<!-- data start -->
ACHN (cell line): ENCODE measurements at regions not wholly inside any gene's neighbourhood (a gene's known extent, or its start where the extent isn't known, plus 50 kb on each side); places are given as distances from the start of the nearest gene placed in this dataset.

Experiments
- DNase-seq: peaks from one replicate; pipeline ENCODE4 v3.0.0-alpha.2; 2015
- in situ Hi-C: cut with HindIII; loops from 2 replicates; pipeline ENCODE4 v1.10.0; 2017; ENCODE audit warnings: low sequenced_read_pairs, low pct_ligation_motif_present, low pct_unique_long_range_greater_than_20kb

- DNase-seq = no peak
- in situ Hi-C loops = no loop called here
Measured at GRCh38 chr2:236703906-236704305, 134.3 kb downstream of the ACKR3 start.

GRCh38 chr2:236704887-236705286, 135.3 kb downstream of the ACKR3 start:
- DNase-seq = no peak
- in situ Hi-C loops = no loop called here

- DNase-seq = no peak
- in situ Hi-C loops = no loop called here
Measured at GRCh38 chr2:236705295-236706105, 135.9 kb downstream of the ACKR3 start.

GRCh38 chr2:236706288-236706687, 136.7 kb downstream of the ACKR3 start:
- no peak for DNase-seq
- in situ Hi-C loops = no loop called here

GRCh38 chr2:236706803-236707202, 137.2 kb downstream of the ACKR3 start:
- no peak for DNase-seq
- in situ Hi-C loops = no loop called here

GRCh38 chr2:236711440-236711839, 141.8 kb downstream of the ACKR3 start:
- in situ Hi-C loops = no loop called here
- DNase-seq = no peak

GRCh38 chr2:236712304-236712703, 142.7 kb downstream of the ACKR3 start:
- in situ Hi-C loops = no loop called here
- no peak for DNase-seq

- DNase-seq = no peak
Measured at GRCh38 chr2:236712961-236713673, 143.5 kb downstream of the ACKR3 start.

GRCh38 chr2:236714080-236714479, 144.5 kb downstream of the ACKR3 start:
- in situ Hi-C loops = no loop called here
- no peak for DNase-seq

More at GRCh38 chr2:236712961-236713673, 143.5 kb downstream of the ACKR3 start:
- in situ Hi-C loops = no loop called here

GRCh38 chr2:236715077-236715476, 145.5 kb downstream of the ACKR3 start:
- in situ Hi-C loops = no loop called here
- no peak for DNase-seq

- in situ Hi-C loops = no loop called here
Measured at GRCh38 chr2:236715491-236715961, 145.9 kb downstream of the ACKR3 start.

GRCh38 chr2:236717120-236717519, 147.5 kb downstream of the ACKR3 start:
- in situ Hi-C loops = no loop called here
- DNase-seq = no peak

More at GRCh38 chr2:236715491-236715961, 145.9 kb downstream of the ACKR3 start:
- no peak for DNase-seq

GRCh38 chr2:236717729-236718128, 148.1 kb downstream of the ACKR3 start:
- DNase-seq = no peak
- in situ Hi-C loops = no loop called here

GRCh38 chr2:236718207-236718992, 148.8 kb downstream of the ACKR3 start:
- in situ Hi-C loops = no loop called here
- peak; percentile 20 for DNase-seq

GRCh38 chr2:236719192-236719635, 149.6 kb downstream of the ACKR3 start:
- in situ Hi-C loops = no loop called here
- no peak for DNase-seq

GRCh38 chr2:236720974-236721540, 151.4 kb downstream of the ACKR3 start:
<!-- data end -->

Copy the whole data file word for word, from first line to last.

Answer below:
ACHN (cell line): ENCODE measurements at regions not wholly inside any gene's neighbourhood (a gene's known extent, or its start where the extent isn't known, plus 50 kb on each side); places are given as distances from the start of the nearest gene placed in this dataset.

Experiments
- DNase-seq: peaks from one replicate; pipeline ENCODE4 v3.0.0-alpha.2; 2015
- in situ Hi-C: cut with HindIII; loops from 2 replicates; pipeline ENCODE4 v1.10.0; 2017; ENCODE audit warnings: low sequenced_read_pairs, low pct_ligation_motif_present, low pct_unique_long_range_greater_than_20kb

- DNase-seq = no peak
- in situ Hi-C loops = no loop called here
Measured at GRCh38 chr2:236703906-236704305, 134.3 kb downstream of the ACKR3 start.

GRCh38 chr2:236704887-236705286, 135.3 kb downstream of the ACKR3 start:
- DNase-seq = no peak
- in situ Hi-C loops = no loop called here

- DNase-seq = no peak
- in situ Hi-C loops = no loop called here
Measured at GRCh38 chr2:236705295-236706105, 135.9 kb downstream of the ACKR3 start.

GRCh38 chr2:236706288-236706687, 136.7 kb downstream of the ACKR3 start:
- no peak for DNase-seq
- in situ Hi-C loops = no loop called here

GRCh38 chr2:236706803-236707202, 137.2 kb downstream of the ACKR3 start:
- no peak for DNase-seq
- in situ Hi-C loops = no loop called here

GRCh38 chr2:236711440-236711839, 141.8 kb downstream of the ACKR3 start:
- in situ Hi-C loops = no loop called here
- DNase-seq = no peak

GRCh38 chr2:236712304-236712703, 142.7 kb downstream of the ACKR3 start:
- in situ Hi-C loops = no loop called here
- no peak for DNase-seq

- DNase-seq = no peak
Measured at GRCh38 chr2:236712961-236713673, 143.5 kb downstream of the ACKR3 start.

GRCh38 chr2:236714080-236714479, 144.5 kb downstream of the ACKR3 start:
- in situ Hi-C loops = no loop called here
- no peak for DNase-seq

More at GRCh38 chr2:236712961-236713673, 143.5 kb downstream of the ACKR3 start:
- in situ Hi-C loops = no loop called here

GRCh38 chr2:236715077-236715476, 145.5 kb downstream of the ACKR3 start:
- in situ Hi-C loops = no loop called here
- no peak for DNase-seq

- in situ Hi-C loops = no loop called here
Measured at GRCh38 chr2:236715491-236715961, 145.9 kb downstream of the ACKR3 start.

GRCh38 chr2:236717120-236717519, 147.5 kb downstream of the ACKR3 start:
- in situ Hi-C loops = no loop called here
- DNase-seq = no peak

More at GRCh38 chr2:236715491-236715961, 145.9 kb downstream of the ACKR3 start:
- no peak for DNase-seq

GRCh38 chr2:236717729-236718128, 148.1 kb downstream of the ACKR3 start:
- DNase-seq = no peak
- in situ Hi-C loops = no loop called here

GRCh38 chr2:236718207-236718992, 148.8 kb downstream of the ACKR3 start:
- in situ Hi-C loops = no loop called here
- peak; percentile 20 for DNase-seq

GRCh38 chr2:236719192-236719635, 149.6 kb downstream of the ACKR3 start:
- in situ Hi-C loops = no loop called here
- no peak for DNase-seq

GRCh38 chr2:236720974-236721540, 151.4 kb downstream of the ACKR3 start: